Dancing with Light: The Cinematography of Agnès Godard

Event has passed (Thu Jun 13, 2013 - Fri Jun 28, 2013)
Berkeley Art Museum and Pacific Film Archive (BAMPFA)
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“If one feels limited by an image, it’s an image that isn’t successful,” states one of the greatest cinematographers of our time, Agnès Godard, whose work with directors such as Wim Wenders, Agnès Varda, Ursula Meier, and Claire Denis has earned rightful acclaim as some of the most riveting, naturalistic, and sensual imagery in world cinema today. Originally a journalism student, Godard eventually turned to film, working as a camera operator and assistant on such legendary projects as Wenders’ Wings of Desire (1987) and Peter Greenaway’s The Belly of an Architect (1987). Documentaries on two legendary French filmmakers, Jacques Rivette (for a Cinema of our Times episode) and Jacques Demy (Jacquot de Nantes, screening in our Demy series on July 31), followed, as did a short film with the then-emerging director Claire Denis, Keep It for Yourself (1991), which inaugurated a partnership that has lasted over two decades. From I Can’t Sleep to Beau Travail, Friday Night to 35 Shots of Rum, Godard and Denis have collaborated to create “a spellbinding visual beauty that reminds you of the transporting power of pure cinema” (New York Times). “It’s by working with Claire,” Godard notes, “that I’ve been able to better understand what the camera means to me.” Whether in hand-held close-ups or vast longshots, kinetic movement or still contemplation, Godard’s work is notable for a raw, naturalistic approach, with few extraneous flourishes, and above all for an almost loving attention to the human face and body. “I like to look at people, to look at them in order to love them,” she notes. “It's like dancing with someone, except with a camera you don't touch them. I just want to tell them that I'd like to put my hand on them.”

We are delighted that Agnès Godard will travel from France to present a Behind the Scenes lecture on the cinematographer’s art on Thursday, June 13, and to introduce four evenings of her work. Our series tracks a technological evolution, moving from 35mm to Super 16 (The Dreamlife of Angels) to Godard’s first work in digital video, Meier’s Sister, while also tracing Godard’s passion for “finding the right image.”

Jason Sanders, Film Note Writer

Thursday, June 13, 2013
7:00 p.m. Behind the Scenes: Agnès Godard on Cinematography, followed by Home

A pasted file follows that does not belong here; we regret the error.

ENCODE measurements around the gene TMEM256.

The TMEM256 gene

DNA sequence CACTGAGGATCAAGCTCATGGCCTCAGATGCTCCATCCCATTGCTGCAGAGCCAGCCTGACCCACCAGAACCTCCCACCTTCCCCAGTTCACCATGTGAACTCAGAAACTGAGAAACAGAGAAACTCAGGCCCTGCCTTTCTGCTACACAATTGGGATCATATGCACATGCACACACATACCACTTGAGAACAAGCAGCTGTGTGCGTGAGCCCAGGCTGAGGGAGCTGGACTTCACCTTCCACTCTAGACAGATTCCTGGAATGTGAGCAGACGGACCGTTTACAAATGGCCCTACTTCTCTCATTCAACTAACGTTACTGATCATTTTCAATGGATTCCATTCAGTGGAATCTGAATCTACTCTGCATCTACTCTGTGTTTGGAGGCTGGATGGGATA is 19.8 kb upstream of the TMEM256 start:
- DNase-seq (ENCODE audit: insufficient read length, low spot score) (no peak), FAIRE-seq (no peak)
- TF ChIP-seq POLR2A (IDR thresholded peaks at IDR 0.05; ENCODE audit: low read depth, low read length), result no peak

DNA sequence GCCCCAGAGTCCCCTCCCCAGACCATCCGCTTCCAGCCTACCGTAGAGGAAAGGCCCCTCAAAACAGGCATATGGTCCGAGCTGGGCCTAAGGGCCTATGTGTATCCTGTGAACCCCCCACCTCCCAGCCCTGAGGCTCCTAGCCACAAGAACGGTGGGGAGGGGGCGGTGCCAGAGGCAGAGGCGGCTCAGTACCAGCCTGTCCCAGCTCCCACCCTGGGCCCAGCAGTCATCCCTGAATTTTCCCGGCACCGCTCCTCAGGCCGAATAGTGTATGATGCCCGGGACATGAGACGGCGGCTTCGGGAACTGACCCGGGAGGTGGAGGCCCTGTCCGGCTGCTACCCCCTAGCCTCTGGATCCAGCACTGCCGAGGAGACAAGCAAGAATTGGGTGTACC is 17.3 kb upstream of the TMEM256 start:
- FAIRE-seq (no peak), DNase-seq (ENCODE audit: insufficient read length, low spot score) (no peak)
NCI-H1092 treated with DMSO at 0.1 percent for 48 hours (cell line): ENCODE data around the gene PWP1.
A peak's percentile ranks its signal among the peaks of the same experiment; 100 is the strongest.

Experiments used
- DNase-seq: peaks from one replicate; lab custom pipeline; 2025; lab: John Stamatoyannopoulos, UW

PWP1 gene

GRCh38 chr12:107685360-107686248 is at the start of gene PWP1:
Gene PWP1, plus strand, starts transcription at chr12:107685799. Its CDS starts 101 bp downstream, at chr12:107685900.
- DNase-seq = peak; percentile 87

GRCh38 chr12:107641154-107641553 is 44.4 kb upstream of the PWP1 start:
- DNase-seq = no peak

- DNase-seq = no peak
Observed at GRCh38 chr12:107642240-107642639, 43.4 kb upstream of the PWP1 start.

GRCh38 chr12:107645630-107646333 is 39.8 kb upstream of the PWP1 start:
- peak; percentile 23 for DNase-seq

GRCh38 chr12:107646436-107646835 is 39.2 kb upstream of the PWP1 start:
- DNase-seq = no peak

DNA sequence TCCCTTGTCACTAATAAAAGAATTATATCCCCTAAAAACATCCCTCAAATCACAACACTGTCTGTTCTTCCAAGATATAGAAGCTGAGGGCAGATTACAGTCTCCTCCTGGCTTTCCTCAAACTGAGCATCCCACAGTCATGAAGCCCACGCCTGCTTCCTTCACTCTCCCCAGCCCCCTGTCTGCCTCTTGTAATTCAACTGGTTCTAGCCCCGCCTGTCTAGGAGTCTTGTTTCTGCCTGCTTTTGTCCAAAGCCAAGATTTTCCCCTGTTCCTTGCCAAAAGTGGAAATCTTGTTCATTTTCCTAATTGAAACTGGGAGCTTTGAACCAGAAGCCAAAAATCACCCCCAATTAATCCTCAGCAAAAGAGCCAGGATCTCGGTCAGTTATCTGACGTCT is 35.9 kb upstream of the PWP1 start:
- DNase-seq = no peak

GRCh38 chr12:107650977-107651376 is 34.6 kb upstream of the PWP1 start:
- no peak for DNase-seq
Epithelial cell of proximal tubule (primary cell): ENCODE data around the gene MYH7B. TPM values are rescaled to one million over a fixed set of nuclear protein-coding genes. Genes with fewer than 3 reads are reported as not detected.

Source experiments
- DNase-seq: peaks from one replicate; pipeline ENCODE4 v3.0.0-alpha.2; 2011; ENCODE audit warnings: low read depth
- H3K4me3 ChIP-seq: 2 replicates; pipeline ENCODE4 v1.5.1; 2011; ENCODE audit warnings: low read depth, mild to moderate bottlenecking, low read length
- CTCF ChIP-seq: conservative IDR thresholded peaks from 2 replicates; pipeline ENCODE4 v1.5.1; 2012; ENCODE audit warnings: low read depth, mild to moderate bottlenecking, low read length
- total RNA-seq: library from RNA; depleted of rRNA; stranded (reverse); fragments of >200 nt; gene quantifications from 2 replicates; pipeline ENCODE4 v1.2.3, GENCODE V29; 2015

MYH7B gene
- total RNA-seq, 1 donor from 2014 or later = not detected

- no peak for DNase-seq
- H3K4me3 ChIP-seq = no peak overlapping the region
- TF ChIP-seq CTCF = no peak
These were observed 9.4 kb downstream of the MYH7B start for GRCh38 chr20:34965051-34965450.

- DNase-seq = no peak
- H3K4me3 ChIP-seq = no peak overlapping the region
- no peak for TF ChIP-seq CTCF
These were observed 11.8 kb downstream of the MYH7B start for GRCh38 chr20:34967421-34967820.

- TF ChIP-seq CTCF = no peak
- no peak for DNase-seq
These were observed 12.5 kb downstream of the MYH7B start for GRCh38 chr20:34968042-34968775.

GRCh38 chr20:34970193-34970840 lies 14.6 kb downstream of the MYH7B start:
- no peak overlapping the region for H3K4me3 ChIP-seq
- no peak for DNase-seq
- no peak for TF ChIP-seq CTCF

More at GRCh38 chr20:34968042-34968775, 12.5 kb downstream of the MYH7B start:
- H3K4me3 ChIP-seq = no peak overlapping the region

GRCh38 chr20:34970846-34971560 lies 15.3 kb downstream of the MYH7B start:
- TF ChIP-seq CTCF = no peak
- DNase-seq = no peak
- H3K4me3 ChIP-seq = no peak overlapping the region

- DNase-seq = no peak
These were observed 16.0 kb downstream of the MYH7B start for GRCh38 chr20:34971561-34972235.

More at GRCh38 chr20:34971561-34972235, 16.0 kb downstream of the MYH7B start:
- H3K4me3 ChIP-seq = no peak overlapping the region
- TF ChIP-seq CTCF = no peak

Agnès Godard takes us behind-the-scenes of her art with an illustrated talk, followed by a screening of Home, Ursula Meier’s 2008 film starring Isabelle Huppert. A family live a peaceful existence in a remote house that borders a long-unused stretch of highway. When the route one day opens to commuters, the clan’s daily routine is thrown into disarray. (180 mins)

Friday, June 14, 2013
7:00 p.m. Sister
Ursula Meier (France/Switzerland, 2012). (L’enfant d’en haut). Agnès Godard in person. Godard’s fist work with digital video is set at a Swiss Alps ski resort, where a preteen thief tries to keep himself and his sister going. “Simultaneously personal and political, intimate and bigger than any one life” (NY Times). (97 mins)

Saturday, June 15, 2013
6:30 p.m. Beau travail
Claire Denis (France, 1999). Agnès Godard in person. In this story of French Legionnaires isolated in a blisteringly beautiful African setting, Claire Denis and Godard create “a fixed, timeless world of mysterious, balletic rites, rippled with simmering homoerotic tensions. . . . Prepare to be blown away” (Time Out). (90 mins)

Saturday, June 15, 2013
9:00 p.m. Trouble Every Day
Claire Denis (France, 2001). New 35mm print! Agnès Godard in person. Vincent Gallo and Béatrice Dalle are stricken with a gruesome sexual compulsion. Denis’s controversial take on erotic horror is “sui generis . . . harrowing, merciless, strangely tender” (Glenn Kenny). (101 mins)

Sunday, June 16, 2013
7:00 p.m. The Dreamlife of Angels
Erick Zonca (France, 1998). (La vie rêvée des anges). Agnès Godard in person. Two young women (Élodie Bouchez, Natacha Régnier) drift along the edges of French society in Erick Zonca’s debut work, shot by Agnès Godard on Super 16. “The film has a sensuous, radiant surface that does justice to its title. . . . Godard . . . is a perfect cinematographer for Zonca” (Village Voice). (113 mins)

Wednesday, June 26, 2013
7:00 p.m. Nenette and Boni
Claire Denis (France, 1996). “A sibling drama of unsentimental urban grit and swooning lyricism, Nenette and Boni meditates on the myriad permutations of love and sensuality . . . Denis’s elliptical narrative style has seldom been this graceful” (Slant). (103 mins)

Friday, June 28, 2013
7:00 p.m. 35 Shots of Rum
Claire Denis (France, 2008). (35 rhums). Denis magically limns the story of a father (Alex Descas) and his daughter as they face the inevitable: her independence. “Quiet and lovely . . . (shows) how the melancholy strains of ordinary existence are also its sweetest music” (NY Times). (100 mins)

Dancing with Light is curated by Film Curator Kathy Geritz. Behind the Scenes is a collaboration between BAM/PFA and the San Francisco Film Society. Major support is provided by the National Endowment for the Arts. With special thanks to Cultural Services, Consulate General of France, San Francisco; the French American Cultural Society, San Francisco; and the French Institute Alliance Française, New York.

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